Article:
Incense burner in the form of a paddle steamer, 1850–75
Artist in Guangzhou, China
Wood, lacquer, gold, and pewter
Museum purchase made possible by an anonymous donor, 1988
Courtesy of the Peabody Essex Museum
While Western readers may immediately associate any mention of early paddle-wheeled boats with Robert Fulton’s Clermont, the Chinese have been using paddleboat technology for centuries before they debuted on this side of the Atlantic. Naval paddle-wheeled ships purportedly participated in river battles as early as the 5th and 6th centuries and the Song Dynasty (960-1279) filled its standing navy with a fleet of them of varying degrees of complexity. Some-times having more than twenty wheels along their lengths, the Song Dynasty employed these “wheel ships” to defeat local pirates, whom sources say may have had their own paddle technology.
Ships in churches? Absolutely! Sailors and shipbuilders gifted these “votive ships” to Christian churches across Scandinavia, though they sometimes appear in Germany, France, the United Kingdom, and Spain as Scandinavian culture spread outward through its seafarers. A tradition for hundreds of years, ship models were gifts of gratitude for safe voyages or tributes towards future safe journeys. They could also be simple gifts of faith and may have represented a nautical metaphor for the passage of life.
Drua, or waqa “sacred” drua, are Fijian double canoes that sped across the sea in the early 19th century. As visible on the model, drua have two identical hulls that differ only in size but are identical forward and aft. Given this construction, drua do not need to tack to change direction, instead, they shunt, meaning that the stern becomes the bow and vice versa, depending on which direction the ship needs to travel. At their largest, records indicate that drua could carry more than 100 people.
In 1936, A.C Haddon and J. Hornell published Canoes of Oceania, Volume 1, which tells the tale of Fijian King Cakobau and his fleet of waqa drua. According to the king’s grandson, Ratu Popi, upon Cakobau’s death in 1883, his sons broke his canoes into pieces and buried them in a swamp so that they might be “preserved,” but also so that they would not be used by anyone else. This event loosely marks the disappearance of the drua in Fiji, though you can sometimes find models floating around in the market.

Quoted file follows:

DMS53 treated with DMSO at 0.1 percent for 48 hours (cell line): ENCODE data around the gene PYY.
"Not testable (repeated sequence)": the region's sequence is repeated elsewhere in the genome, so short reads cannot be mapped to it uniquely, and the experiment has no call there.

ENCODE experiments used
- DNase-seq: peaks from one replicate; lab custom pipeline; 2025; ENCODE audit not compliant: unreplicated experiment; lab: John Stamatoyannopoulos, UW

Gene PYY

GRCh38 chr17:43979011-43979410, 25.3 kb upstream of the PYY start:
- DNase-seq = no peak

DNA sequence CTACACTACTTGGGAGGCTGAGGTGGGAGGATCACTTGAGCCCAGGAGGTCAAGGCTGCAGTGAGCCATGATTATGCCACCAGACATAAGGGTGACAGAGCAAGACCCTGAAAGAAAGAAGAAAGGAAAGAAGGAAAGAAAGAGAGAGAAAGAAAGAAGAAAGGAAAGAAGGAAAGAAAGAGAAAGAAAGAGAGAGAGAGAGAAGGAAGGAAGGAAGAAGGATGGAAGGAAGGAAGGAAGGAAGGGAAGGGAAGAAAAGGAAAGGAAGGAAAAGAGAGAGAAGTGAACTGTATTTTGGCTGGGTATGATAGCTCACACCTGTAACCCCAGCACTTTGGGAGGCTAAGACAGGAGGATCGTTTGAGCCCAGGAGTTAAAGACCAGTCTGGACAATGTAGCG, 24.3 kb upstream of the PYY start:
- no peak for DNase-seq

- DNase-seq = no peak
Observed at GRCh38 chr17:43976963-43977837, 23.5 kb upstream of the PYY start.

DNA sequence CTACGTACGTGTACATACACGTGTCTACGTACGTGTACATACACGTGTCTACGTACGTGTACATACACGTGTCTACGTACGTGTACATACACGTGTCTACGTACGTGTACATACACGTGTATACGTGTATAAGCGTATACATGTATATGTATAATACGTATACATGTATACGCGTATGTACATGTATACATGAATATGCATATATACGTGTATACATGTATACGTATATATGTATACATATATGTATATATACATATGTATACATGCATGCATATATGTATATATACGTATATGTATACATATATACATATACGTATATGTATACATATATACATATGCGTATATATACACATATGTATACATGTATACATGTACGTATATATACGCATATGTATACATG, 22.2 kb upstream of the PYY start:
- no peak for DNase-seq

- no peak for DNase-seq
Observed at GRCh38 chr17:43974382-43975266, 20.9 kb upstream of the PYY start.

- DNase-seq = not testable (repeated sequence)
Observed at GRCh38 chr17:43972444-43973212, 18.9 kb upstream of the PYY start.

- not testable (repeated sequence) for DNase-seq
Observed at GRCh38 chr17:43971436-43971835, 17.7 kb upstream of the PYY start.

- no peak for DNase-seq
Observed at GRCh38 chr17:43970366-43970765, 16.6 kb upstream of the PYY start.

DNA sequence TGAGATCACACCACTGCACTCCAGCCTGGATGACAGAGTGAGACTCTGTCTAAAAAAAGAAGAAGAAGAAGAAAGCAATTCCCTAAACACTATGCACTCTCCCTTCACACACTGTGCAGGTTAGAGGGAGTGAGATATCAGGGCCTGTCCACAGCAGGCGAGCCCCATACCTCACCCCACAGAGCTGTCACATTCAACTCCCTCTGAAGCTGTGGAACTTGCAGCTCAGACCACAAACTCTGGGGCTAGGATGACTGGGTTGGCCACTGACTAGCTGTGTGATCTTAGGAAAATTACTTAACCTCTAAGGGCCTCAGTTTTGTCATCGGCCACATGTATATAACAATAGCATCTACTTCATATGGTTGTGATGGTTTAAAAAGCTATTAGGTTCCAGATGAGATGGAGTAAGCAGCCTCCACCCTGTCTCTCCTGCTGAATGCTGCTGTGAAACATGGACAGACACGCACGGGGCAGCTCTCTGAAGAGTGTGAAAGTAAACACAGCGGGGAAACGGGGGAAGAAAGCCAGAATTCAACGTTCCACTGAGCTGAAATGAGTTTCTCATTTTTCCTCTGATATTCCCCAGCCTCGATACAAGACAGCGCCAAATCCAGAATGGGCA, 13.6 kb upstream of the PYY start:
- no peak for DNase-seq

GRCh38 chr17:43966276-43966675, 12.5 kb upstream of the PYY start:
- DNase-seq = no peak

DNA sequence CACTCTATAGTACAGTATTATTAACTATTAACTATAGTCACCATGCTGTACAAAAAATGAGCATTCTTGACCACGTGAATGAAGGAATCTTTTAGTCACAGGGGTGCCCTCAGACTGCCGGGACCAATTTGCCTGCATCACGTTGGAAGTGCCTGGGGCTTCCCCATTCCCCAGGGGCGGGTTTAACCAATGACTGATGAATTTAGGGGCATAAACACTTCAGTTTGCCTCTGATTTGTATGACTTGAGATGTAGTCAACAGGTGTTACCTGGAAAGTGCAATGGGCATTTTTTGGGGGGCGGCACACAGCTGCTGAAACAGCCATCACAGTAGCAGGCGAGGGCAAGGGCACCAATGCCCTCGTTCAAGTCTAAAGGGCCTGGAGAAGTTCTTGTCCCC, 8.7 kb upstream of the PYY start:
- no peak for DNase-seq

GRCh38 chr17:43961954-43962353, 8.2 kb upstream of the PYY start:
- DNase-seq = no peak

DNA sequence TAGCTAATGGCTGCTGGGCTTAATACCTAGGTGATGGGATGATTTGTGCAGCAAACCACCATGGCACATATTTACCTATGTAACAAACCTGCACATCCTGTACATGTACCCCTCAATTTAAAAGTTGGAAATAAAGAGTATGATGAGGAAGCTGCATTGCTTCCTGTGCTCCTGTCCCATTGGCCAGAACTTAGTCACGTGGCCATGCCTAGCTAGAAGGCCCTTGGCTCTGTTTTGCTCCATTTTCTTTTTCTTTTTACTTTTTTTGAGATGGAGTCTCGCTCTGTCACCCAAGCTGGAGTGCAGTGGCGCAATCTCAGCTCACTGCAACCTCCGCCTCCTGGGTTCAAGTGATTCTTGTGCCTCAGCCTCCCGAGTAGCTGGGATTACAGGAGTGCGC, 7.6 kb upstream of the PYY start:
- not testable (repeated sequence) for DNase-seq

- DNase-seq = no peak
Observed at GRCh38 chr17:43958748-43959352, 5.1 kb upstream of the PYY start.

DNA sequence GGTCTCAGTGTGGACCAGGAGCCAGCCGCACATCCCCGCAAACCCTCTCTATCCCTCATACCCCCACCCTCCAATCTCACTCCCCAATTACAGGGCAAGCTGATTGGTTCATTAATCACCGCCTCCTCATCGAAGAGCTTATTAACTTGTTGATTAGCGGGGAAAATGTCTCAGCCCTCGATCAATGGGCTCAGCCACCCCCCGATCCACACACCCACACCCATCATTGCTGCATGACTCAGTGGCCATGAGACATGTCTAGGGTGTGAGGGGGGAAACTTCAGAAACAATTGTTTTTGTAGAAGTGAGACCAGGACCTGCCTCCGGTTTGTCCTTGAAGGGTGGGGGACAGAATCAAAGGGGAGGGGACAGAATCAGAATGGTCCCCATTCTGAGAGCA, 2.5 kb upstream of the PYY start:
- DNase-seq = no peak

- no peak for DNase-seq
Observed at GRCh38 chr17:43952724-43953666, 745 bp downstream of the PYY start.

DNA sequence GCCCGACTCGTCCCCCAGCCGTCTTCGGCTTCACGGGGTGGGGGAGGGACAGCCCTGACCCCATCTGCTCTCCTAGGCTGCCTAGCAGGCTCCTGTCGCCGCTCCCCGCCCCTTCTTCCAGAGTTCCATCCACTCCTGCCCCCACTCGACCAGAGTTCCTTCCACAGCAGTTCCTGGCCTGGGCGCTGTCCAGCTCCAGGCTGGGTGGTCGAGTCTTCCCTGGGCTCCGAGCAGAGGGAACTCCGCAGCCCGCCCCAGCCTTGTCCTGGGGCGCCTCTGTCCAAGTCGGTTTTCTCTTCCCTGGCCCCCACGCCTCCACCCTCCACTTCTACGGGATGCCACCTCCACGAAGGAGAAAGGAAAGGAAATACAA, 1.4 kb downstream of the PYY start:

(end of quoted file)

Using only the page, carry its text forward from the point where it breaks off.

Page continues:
These are just a few pieces from the Peabody Essex’s exciting and historic maritime collection. The museum is located in the center of Salem’s picturesque downtown and is open six days a week, with the exception of Mondays. For more information about the collection or any items discussed here, please reach out to the curatorial department at firstname.lastname@example.org and reference the Journal.
The Secret Behind Ships in Bottles
Have you ever been mystified by a miniature ship resting inside a glass bottle? One secret to creating this magical effect is to craft a hull that would fit through the neck of your bottle, complete with paper sails, thin wood spars, and thread rigging. Once the ship slides in, a model maker can use control threads to stand up and position the collapsible rig.
The earliest known examples of the practice of bottles containing models of boats date from late 18th century Europe, but it really became popular in the mid-19th century during the age of clipper ships. If you are hoping to add one to your collection, look for examples with 19th or early 20th century materials and glass. They sell for around $200-$500 for modest examples.